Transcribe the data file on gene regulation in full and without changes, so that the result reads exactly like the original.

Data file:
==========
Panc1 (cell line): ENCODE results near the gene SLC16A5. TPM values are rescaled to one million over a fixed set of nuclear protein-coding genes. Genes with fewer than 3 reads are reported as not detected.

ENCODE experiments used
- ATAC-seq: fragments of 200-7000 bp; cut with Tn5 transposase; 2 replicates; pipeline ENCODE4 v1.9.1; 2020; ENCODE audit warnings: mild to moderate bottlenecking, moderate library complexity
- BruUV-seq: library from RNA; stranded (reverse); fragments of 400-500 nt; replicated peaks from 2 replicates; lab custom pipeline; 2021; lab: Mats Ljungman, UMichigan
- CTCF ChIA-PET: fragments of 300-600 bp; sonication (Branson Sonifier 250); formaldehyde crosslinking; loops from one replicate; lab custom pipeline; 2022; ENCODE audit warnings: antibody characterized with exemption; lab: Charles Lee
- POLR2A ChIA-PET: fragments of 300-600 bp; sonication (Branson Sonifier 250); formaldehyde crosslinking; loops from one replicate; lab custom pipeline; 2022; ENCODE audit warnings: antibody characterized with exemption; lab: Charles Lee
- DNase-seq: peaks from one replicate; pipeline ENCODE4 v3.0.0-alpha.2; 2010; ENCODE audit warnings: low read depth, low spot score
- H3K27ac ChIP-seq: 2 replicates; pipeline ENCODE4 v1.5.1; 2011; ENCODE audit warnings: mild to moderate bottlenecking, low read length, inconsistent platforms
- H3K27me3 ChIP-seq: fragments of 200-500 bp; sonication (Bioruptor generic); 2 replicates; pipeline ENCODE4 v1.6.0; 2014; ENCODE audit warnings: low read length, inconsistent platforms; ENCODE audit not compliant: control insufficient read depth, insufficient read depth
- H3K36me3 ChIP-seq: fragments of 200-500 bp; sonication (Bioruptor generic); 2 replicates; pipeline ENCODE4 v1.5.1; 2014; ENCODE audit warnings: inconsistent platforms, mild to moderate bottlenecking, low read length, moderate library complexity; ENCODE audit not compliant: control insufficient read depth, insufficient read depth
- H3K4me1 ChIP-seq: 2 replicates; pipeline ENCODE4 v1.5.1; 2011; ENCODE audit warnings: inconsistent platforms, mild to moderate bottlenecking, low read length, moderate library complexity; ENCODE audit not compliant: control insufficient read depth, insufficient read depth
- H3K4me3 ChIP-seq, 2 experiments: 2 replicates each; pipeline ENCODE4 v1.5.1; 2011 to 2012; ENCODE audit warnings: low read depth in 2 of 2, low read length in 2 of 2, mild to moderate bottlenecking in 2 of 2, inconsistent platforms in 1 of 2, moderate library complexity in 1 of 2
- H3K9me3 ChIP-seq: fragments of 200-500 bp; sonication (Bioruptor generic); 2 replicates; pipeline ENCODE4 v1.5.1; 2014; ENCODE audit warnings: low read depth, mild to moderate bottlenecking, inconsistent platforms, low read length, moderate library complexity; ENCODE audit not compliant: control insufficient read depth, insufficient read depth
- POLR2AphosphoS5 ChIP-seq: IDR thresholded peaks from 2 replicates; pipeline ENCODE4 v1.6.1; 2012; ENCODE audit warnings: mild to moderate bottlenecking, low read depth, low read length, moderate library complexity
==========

Panc1 (cell line): ENCODE results near the gene SLC16A5. TPM values are rescaled to one million over a fixed set of nuclear protein-coding genes. Genes with fewer than 3 reads are reported as not detected.

ENCODE experiments used
- ATAC-seq: fragments of 200-7000 bp; cut with Tn5 transposase; 2 replicates; pipeline ENCODE4 v1.9.1; 2020; ENCODE audit warnings: mild to moderate bottlenecking, moderate library complexity
- BruUV-seq: library from RNA; stranded (reverse); fragments of 400-500 nt; replicated peaks from 2 replicates; lab custom pipeline; 2021; lab: Mats Ljungman, UMichigan
- CTCF ChIA-PET: fragments of 300-600 bp; sonication (Branson Sonifier 250); formaldehyde crosslinking; loops from one replicate; lab custom pipeline; 2022; ENCODE audit warnings: antibody characterized with exemption; lab: Charles Lee
- POLR2A ChIA-PET: fragments of 300-600 bp; sonication (Branson Sonifier 250); formaldehyde crosslinking; loops from one replicate; lab custom pipeline; 2022; ENCODE audit warnings: antibody characterized with exemption; lab: Charles Lee
- DNase-seq: peaks from one replicate; pipeline ENCODE4 v3.0.0-alpha.2; 2010; ENCODE audit warnings: low read depth, low spot score
- H3K27ac ChIP-seq: 2 replicates; pipeline ENCODE4 v1.5.1; 2011; ENCODE audit warnings: mild to moderate bottlenecking, low read length, inconsistent platforms
- H3K27me3 ChIP-seq: fragments of 200-500 bp; sonication (Bioruptor generic); 2 replicates; pipeline ENCODE4 v1.6.0; 2014; ENCODE audit warnings: low read length, inconsistent platforms; ENCODE audit not compliant: control insufficient read depth, insufficient read depth
- H3K36me3 ChIP-seq: fragments of 200-500 bp; sonication (Bioruptor generic); 2 replicates; pipeline ENCODE4 v1.5.1; 2014; ENCODE audit warnings: inconsistent platforms, mild to moderate bottlenecking, low read length, moderate library complexity; ENCODE audit not compliant: control insufficient read depth, insufficient read depth
- H3K4me1 ChIP-seq: 2 replicates; pipeline ENCODE4 v1.5.1; 2011; ENCODE audit warnings: inconsistent platforms, mild to moderate bottlenecking, low read length, moderate library complexity; ENCODE audit not compliant: control insufficient read depth, insufficient read depth
- H3K4me3 ChIP-seq, 2 experiments: 2 replicates each; pipeline ENCODE4 v1.5.1; 2011 to 2012; ENCODE audit warnings: low read depth in 2 of 2, low read length in 2 of 2, mild to moderate bottlenecking in 2 of 2, inconsistent platforms in 1 of 2, moderate library complexity in 1 of 2
- H3K9me3 ChIP-seq: fragments of 200-500 bp; sonication (Bioruptor generic); 2 replicates; pipeline ENCODE4 v1.5.1; 2014; ENCODE audit warnings: low read depth, mild to moderate bottlenecking, inconsistent platforms, low read length, moderate library complexity; ENCODE audit not compliant: control insufficient read depth, insufficient read depth
- POLR2AphosphoS5 ChIP-seq: IDR thresholded peaks from 2 replicates; pipeline ENCODE4 v1.6.1; 2012; ENCODE audit warnings: mild to moderate bottlenecking, low read depth, low read length, moderate library complexity